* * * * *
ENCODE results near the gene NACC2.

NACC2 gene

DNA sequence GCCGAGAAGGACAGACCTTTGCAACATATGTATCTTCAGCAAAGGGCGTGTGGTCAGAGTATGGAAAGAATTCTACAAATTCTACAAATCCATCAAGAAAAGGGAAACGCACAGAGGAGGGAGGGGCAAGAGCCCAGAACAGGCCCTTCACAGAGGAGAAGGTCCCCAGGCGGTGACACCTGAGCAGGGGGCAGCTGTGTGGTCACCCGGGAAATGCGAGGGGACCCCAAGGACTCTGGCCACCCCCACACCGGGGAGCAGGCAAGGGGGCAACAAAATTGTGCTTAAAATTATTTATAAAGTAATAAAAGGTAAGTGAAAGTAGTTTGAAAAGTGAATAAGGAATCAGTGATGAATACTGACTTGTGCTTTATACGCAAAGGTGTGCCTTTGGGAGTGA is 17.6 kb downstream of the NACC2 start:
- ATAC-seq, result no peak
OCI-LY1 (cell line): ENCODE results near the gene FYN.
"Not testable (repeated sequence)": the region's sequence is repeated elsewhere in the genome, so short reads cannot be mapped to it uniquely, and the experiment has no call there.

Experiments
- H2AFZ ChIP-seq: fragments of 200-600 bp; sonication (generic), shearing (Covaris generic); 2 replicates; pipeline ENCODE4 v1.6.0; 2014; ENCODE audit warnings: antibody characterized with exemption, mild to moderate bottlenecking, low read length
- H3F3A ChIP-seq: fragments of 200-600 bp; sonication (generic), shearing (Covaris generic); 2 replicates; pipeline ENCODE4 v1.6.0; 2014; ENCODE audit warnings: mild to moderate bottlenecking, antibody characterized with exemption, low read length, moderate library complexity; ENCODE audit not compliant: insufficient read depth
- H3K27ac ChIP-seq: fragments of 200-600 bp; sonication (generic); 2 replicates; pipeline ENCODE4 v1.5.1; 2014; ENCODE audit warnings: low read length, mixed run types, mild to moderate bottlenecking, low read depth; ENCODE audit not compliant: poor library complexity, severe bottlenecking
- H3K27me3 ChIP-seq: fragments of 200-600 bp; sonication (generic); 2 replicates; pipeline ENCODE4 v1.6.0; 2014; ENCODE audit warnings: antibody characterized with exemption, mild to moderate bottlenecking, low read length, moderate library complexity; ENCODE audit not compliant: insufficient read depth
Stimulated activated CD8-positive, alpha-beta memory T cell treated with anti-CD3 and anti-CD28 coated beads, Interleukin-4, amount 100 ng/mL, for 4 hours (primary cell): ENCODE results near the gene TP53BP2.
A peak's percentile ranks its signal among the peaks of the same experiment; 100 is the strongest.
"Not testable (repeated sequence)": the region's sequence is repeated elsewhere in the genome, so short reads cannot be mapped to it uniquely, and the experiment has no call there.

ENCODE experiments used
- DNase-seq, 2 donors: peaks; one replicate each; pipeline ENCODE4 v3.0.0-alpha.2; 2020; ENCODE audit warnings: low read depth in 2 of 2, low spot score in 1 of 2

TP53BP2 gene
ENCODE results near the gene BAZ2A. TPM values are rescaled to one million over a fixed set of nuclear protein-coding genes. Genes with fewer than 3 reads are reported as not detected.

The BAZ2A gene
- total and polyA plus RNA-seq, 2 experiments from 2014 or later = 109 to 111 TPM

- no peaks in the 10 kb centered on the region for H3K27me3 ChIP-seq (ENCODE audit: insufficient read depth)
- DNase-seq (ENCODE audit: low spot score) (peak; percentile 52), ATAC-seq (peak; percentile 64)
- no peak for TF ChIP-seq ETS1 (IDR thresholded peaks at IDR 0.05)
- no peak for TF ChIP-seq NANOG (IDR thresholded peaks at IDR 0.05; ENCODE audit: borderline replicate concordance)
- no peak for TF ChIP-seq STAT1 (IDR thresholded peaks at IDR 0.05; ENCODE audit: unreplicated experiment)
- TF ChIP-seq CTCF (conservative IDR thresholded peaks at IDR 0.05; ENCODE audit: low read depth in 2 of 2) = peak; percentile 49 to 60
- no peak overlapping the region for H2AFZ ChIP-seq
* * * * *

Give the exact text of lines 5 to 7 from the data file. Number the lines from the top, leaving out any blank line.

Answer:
OCI-LY1 (cell line): ENCODE results near the gene FYN.
"Not testable (repeated sequence)": the region's sequence is repeated elsewhere in the genome, so short reads cannot be mapped to it uniquely, and the experiment has no call there.

Experiments